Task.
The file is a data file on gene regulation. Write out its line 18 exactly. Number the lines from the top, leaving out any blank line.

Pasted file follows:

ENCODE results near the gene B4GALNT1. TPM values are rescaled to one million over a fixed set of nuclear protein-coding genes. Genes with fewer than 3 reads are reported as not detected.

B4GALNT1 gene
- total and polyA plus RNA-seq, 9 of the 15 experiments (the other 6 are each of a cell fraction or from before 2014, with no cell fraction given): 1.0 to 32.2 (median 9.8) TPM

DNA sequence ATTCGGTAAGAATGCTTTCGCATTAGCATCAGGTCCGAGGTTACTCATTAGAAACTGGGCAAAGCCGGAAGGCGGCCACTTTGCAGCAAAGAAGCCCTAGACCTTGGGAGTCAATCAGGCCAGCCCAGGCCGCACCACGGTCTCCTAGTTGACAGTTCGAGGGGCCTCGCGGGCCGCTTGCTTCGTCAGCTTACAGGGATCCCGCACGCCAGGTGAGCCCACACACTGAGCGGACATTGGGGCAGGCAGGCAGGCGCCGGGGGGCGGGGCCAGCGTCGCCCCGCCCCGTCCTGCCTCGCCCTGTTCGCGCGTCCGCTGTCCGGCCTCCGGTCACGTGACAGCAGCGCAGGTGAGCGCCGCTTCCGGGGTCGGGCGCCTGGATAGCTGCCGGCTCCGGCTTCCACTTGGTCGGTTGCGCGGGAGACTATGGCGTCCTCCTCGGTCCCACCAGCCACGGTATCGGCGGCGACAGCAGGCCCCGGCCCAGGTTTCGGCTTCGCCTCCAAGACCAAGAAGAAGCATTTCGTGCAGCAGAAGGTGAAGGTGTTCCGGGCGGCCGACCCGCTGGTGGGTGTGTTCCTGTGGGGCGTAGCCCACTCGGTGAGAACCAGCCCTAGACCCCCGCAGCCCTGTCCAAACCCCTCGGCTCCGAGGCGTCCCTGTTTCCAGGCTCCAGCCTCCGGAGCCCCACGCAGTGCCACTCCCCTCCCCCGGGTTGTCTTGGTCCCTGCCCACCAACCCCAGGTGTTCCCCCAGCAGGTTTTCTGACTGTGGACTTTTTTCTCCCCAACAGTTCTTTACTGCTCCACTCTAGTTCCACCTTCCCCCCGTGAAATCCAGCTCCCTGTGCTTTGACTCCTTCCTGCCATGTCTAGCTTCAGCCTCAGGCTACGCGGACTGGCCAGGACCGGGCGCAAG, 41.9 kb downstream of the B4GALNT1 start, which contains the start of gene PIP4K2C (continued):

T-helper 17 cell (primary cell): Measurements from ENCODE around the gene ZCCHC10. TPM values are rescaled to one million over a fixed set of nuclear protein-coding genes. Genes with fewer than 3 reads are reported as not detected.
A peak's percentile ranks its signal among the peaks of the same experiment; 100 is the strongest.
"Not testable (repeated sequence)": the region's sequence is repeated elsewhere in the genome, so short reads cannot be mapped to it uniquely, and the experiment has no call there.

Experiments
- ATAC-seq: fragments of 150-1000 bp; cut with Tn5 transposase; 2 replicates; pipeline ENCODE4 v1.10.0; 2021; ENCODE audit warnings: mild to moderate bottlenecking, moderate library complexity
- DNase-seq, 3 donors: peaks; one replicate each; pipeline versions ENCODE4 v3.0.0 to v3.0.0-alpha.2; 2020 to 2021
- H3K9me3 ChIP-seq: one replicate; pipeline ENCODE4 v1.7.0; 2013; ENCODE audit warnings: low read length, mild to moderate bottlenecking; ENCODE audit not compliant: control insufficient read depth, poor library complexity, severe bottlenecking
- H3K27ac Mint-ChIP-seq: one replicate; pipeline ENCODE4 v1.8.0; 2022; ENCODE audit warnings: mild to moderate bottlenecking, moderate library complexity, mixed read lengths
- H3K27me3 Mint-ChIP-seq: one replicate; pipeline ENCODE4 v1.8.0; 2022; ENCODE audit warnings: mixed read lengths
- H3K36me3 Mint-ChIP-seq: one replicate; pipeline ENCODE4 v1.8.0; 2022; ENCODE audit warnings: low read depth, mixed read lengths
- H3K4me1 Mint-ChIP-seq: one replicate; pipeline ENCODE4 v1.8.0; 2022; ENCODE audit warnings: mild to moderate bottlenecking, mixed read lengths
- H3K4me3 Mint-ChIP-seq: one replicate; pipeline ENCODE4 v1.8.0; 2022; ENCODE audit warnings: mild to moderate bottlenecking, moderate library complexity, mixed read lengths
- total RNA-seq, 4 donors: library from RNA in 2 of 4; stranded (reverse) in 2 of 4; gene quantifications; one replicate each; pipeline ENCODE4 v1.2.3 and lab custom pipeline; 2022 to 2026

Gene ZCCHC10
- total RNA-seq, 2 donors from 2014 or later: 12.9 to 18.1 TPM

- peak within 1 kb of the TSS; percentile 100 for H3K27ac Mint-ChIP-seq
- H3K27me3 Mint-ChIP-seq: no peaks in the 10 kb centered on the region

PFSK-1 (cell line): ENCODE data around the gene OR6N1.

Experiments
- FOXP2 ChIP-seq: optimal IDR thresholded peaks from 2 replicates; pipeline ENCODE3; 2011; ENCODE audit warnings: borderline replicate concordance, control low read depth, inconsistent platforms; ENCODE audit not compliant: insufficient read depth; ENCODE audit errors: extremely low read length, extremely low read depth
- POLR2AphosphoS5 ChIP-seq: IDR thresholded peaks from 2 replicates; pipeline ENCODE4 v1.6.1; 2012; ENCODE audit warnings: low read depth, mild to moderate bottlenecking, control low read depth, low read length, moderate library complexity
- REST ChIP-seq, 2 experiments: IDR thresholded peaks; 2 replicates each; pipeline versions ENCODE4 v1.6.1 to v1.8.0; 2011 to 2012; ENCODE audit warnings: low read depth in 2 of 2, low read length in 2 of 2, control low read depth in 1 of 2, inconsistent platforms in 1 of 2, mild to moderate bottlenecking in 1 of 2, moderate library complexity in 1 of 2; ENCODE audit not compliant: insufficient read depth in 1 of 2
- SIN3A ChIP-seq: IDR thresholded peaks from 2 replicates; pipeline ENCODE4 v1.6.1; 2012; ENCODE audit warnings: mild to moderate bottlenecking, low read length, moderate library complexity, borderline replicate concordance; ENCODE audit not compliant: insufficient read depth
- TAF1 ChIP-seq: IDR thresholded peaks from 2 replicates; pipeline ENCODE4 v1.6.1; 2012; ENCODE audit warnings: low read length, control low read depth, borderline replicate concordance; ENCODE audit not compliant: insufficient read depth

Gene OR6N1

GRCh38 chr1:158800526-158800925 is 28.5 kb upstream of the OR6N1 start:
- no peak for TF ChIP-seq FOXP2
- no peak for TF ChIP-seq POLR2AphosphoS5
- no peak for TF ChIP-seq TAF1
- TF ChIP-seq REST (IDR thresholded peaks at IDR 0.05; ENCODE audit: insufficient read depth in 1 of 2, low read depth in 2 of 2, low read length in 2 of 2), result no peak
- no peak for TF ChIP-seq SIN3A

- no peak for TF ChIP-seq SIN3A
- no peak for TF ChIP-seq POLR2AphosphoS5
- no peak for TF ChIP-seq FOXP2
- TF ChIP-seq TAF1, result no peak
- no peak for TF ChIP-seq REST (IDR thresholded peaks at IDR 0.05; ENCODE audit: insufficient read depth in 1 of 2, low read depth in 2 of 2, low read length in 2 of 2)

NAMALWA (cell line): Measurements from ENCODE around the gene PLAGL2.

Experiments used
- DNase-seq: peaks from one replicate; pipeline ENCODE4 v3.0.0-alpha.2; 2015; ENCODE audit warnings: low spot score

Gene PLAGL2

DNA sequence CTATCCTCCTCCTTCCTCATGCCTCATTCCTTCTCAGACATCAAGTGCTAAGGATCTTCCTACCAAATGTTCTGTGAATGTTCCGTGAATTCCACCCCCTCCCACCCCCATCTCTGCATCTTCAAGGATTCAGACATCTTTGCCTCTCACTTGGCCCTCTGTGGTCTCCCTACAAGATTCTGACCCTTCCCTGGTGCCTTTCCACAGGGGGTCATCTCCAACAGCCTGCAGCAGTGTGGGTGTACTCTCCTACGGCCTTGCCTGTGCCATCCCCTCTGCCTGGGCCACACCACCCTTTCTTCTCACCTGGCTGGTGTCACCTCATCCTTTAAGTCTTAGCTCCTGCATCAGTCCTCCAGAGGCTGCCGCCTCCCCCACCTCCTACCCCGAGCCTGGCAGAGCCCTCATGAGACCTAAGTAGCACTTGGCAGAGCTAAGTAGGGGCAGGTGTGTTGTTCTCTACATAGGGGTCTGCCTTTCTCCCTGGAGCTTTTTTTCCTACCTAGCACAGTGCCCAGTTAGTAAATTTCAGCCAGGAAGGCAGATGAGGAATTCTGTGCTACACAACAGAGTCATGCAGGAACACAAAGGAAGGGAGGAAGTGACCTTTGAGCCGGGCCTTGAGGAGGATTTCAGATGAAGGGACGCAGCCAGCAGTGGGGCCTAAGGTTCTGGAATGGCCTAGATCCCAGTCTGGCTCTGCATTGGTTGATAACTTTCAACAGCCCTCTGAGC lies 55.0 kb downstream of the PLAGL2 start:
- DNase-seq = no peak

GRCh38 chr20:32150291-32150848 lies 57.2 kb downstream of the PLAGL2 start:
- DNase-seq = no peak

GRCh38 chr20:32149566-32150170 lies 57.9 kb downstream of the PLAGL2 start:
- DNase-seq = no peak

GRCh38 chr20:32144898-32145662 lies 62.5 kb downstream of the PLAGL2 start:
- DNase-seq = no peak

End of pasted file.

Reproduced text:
Gene ZCCHC10